Friday, 13 March 2009

Ravenous Ravens on Mission

Ravenous Ravens on mission Last year's heartbreaker gives No. 1 seed extra motivation

By SHANE ROSS, Sun Media

Ravens star forward Aaron Doornekamp guards teammate Aaron Chapman during practice at Scotiabank Place as Carleton gears up for its quarter-final tonight. (Darren Brown/Sun Media)

A new CIS men's basketball champion will be crowned this weekend.

Last year's champs, the Brock Badgers, missed the OUA playoffs with an 8-14 record, so they will not be back to defend their title when the Final 8 begins today at Scotiabank Place.

Wouldn't matter.

Just as they have been the last six years, the host and top-seeded Carleton Ravens would still be the team to beat. And they can be beaten, although rarely. In 34 games against CIS rivals this season, they lost only once, 80-68 to Windsor back on Nov. 7.

And who could forget last year's tournament?

Certainly not the Ravens.

After winning five straight CIS titles in Halifax, the Ravens were upset in double overtime by the Acadia Axemen in the semi-finals when the tournament was moved to Ottawa.

"Thinking back to last year, seeing some of the fifth-year guys not get what we worked for all year was difficult to watch," said Ravens fifth-year guard Rob Saunders, the CIS defensive player of the year. "Being in that position now, I need to play every minute like it's my last."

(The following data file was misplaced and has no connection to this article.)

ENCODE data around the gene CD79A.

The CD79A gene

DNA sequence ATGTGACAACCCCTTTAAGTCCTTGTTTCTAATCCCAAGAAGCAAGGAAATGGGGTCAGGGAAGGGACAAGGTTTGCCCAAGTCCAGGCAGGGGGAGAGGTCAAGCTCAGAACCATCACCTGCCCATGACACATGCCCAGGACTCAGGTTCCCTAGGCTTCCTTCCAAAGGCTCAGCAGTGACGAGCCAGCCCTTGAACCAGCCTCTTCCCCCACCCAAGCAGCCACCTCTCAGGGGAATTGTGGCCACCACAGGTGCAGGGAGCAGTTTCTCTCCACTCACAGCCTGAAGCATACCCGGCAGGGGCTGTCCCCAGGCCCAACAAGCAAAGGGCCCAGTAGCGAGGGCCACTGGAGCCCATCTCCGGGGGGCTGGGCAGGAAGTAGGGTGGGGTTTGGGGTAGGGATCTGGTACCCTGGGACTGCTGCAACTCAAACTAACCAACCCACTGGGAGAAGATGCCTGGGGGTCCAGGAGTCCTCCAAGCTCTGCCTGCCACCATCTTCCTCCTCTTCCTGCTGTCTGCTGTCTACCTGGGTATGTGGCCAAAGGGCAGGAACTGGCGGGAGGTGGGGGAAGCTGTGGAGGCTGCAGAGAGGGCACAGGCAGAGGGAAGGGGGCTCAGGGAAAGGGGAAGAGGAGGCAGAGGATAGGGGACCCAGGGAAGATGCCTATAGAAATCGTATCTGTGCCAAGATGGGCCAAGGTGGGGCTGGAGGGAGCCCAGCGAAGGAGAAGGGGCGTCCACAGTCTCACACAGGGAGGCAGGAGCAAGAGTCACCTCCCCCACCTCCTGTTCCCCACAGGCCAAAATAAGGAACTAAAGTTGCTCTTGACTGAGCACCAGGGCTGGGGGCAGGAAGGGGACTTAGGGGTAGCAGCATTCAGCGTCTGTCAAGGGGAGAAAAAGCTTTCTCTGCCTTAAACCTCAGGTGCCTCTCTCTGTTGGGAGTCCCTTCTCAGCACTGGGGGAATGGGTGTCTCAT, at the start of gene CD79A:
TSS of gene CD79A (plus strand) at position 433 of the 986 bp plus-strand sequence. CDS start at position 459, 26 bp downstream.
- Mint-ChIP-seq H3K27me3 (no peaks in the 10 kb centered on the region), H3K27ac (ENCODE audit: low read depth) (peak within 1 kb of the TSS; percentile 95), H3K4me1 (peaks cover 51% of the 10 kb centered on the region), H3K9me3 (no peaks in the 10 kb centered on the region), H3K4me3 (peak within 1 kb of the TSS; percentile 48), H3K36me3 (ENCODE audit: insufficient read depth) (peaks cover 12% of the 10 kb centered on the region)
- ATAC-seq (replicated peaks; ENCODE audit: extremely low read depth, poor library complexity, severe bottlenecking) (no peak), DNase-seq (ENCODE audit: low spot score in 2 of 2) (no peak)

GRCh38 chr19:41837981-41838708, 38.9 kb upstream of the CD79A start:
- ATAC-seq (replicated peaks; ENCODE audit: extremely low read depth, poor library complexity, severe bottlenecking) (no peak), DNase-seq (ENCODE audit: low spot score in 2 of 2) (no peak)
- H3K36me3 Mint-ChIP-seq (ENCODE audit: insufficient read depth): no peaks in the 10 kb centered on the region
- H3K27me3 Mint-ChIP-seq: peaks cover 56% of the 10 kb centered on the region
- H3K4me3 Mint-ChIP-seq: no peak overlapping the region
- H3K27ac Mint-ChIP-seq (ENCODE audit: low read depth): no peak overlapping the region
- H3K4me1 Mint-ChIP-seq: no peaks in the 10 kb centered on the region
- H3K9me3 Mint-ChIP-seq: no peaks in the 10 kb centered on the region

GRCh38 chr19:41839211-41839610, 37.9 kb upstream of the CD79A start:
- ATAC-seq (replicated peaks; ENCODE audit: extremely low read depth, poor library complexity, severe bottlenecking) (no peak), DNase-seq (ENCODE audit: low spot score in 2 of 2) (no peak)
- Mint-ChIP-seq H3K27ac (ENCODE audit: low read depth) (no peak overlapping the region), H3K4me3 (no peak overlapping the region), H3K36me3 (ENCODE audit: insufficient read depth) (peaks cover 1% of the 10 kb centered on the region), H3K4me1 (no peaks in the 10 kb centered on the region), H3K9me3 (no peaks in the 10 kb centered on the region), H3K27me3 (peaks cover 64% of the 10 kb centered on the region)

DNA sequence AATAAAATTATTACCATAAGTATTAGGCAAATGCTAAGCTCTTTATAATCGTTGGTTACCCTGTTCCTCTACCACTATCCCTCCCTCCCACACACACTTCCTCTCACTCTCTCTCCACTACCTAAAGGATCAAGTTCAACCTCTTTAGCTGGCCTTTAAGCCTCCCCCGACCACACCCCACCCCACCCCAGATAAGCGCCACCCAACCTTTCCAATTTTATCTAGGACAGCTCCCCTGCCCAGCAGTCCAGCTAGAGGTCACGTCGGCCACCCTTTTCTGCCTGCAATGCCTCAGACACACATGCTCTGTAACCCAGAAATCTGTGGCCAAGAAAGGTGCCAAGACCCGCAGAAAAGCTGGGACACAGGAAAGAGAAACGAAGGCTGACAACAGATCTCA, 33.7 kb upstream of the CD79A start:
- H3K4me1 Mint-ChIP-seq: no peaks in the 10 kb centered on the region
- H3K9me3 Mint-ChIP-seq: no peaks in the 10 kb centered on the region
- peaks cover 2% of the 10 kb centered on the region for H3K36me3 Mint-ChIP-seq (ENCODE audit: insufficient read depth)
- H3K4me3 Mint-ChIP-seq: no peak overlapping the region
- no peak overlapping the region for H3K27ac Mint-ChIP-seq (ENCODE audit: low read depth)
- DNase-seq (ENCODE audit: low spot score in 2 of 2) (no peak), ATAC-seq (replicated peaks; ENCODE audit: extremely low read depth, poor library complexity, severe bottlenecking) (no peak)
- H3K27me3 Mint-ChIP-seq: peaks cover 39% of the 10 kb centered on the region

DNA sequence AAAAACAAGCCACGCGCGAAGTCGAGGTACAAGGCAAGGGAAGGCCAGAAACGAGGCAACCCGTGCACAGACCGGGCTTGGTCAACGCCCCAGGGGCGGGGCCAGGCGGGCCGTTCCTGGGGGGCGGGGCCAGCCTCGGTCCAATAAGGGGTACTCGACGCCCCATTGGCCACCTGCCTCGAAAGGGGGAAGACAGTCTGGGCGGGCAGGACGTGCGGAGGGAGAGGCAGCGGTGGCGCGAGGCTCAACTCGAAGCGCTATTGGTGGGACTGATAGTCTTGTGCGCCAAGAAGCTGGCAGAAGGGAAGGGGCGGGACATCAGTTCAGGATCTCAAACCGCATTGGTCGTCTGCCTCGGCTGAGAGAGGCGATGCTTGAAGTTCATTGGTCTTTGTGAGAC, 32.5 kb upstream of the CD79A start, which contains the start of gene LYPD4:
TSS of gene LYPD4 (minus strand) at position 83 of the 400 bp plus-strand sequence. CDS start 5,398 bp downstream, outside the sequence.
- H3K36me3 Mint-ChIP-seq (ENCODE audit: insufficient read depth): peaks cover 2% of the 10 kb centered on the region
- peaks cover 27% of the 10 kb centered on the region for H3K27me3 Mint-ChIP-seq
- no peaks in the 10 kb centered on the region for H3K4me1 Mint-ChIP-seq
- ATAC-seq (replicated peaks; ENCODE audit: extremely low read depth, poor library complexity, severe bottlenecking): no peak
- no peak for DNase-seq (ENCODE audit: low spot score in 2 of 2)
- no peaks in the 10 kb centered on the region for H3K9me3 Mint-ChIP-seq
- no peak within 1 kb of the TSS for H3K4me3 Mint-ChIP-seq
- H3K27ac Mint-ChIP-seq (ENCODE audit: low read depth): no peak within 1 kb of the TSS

The Ravens play their first game at this year's Final 8 against another Atlantic opponent, the wild-card St. Francis Xavier X-Men.

Tonight's quarter-final pits the country's top defensive team in the Ravens (63.3 points per game) against the highest-scoring team in the X-Men (87.8).

But St. FX with be without its top scorer, Tyler Richards, who is under investigation for an alleged assault.

The Ravens beat the X-Men 83-61 over the Christmas holidays.

Carleton will look to Saunders and fellow fifth-year stalwarts Stu Turnbull and Aaron Doornekamp, the 2008 CIS player of the year who is also coach Dave Smart's nephew.

Smart, the CIS coach of the year, also coached Doornekamp's brother, Ben, and nephews Mike and Rob Smart, who were standouts in the early 2000s.

In fact, next season will be the first in his nine years as Carleton coach that Smart won't have a relative playing for him.

But he might want to adopt forward Kevin McCleery, judging by the way he's been playing lately.

The 6-foot-8 Ottawa native has come into his own this season, finishing third on the team in scoring, and will be expected to assume a leadership role next year, his fifth.

"He's been a huge factor in most of our big wins," said Smart. "His confidence level as an offensive player this year has added another dimension for us."


The second-seeded Calgary Dinos are led by fifth-year forward Henry Bekkering, a 6-foot-6, 235-lb. machine whose highlight-reel dunks have made him one of the most exciting CIS players to watch.

Message to officials: Keep a spare backboard handy.

The No. 3 UBC Thunderbirds, meanwhile, just want to get past the first round, which they haven't done in the past four trips to the nationals. They'll be looking for guard Chris Dyck to lead a balanced offence that averaged 85 points this season.


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